If you are a schedule person, tell us below how you use a schedule to work your writing into your life. If you are not, then let us know--does this post drive you crazy?

Margo L. Dill is a writing coach, editor, author and teacher, living in St. Louis, MO. You can find out more about her writing and coaching business here and her books here


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Tuesday, August 15, 2017

 

Five Ways to Kill Your Inner Critic


            I admit it. I have an inner critic who sometimes rears her ugly head. Her name's Edith.

            Edith lives in a ratty bathrobe and dingy house slippers that slap-slap-slap across the cracked and peeling-up linoleum floor. Sitting at an old kitchen table, she glares at me over her cat-eye glasses while she chain smokes. Edith's always glad to cut down my writing. So whenever she shuffles in, I have to tell her to "Shut up and get out. Now."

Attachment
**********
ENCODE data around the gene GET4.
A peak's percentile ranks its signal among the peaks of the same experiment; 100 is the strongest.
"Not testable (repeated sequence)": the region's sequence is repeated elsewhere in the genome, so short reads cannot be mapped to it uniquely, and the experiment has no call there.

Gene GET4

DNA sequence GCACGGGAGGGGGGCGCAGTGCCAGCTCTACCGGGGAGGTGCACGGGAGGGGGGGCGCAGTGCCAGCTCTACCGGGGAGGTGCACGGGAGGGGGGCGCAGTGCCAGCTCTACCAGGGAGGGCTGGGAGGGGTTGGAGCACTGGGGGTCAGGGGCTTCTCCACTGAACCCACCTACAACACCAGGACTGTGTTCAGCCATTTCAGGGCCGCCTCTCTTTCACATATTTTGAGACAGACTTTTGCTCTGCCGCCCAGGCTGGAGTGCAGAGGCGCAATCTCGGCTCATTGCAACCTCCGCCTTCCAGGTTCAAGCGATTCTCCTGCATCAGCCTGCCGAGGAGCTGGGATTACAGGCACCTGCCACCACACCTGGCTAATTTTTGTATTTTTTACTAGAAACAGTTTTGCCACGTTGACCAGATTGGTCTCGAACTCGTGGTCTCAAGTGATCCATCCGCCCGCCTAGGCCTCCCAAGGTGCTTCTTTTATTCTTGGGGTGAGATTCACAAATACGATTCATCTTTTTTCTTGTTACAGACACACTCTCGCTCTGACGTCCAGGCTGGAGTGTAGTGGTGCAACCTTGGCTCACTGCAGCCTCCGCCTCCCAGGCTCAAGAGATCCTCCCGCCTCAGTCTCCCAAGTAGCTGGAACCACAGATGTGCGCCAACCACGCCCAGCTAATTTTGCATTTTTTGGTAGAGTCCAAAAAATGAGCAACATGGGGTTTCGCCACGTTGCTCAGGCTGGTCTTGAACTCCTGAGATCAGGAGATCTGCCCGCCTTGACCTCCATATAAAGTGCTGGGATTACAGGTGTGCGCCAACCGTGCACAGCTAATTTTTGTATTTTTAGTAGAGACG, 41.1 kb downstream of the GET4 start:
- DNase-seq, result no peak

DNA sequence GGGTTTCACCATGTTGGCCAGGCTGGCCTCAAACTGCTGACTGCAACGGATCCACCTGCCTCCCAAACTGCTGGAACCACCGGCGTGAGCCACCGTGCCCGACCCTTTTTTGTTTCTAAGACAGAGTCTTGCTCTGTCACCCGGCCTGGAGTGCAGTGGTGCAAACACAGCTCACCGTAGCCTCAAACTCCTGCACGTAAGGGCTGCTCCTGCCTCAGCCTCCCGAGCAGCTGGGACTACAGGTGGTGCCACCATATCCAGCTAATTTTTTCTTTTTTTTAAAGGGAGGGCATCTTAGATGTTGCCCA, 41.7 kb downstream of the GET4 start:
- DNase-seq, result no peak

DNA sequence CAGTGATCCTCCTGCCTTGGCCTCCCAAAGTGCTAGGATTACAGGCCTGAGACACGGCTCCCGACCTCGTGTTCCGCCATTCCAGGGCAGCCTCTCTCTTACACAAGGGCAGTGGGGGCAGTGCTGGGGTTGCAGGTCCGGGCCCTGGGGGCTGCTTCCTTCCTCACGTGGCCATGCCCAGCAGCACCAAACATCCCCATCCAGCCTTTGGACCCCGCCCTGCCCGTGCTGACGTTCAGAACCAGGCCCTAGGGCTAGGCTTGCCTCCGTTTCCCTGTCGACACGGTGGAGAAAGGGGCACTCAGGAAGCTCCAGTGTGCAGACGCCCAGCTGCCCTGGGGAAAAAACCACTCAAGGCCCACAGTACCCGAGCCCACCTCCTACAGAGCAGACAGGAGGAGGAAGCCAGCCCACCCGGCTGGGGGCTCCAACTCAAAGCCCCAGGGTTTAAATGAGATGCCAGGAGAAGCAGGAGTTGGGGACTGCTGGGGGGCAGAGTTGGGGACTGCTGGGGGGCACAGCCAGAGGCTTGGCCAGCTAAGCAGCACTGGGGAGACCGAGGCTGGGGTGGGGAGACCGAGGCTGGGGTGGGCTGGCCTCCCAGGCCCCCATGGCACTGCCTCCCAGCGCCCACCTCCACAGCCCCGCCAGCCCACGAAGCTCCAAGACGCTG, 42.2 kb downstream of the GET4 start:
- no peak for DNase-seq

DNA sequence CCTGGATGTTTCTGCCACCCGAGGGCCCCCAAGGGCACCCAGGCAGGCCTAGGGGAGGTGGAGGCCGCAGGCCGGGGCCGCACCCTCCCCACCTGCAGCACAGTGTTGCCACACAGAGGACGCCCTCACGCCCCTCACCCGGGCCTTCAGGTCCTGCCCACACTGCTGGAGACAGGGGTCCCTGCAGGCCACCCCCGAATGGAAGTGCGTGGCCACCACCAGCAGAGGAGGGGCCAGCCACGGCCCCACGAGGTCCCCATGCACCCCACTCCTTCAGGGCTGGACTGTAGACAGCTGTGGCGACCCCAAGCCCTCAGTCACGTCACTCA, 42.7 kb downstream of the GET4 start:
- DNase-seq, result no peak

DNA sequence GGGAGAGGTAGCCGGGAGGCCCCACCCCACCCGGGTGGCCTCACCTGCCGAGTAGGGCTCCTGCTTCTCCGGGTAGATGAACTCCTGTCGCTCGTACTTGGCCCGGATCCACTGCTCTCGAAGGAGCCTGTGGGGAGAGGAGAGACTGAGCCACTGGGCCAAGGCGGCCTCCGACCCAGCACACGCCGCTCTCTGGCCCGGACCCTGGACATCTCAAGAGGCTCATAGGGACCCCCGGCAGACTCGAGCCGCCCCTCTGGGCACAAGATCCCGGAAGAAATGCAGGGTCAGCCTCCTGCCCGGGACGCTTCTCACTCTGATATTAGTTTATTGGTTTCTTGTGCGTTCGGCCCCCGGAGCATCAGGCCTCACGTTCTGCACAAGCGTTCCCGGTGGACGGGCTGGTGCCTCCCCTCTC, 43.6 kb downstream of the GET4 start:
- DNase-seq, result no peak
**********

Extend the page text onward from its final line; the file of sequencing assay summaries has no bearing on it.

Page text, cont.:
This is Edith and her grandson. He was never eager
to visit his grammy. Is it any wonder why?

          Most writers deal with an inner critic. How do we get rid of them?

          1.  One way to vanquish them is what I just did. Give your critic a name. A face. Be specific with the details. That way, you'll realize the voice that says your writing stinks is not coming from inside you... and you can then pull the welcome mat out from under their feet.

         2.  Realize how unreasonable you are when you expect perfection out of yourself. I read an article by Homaira Kabir and I lovedlovedloved her line, "I am my shadow as well as my light." We're a blend of the good and the bad, the brilliant and the sucky.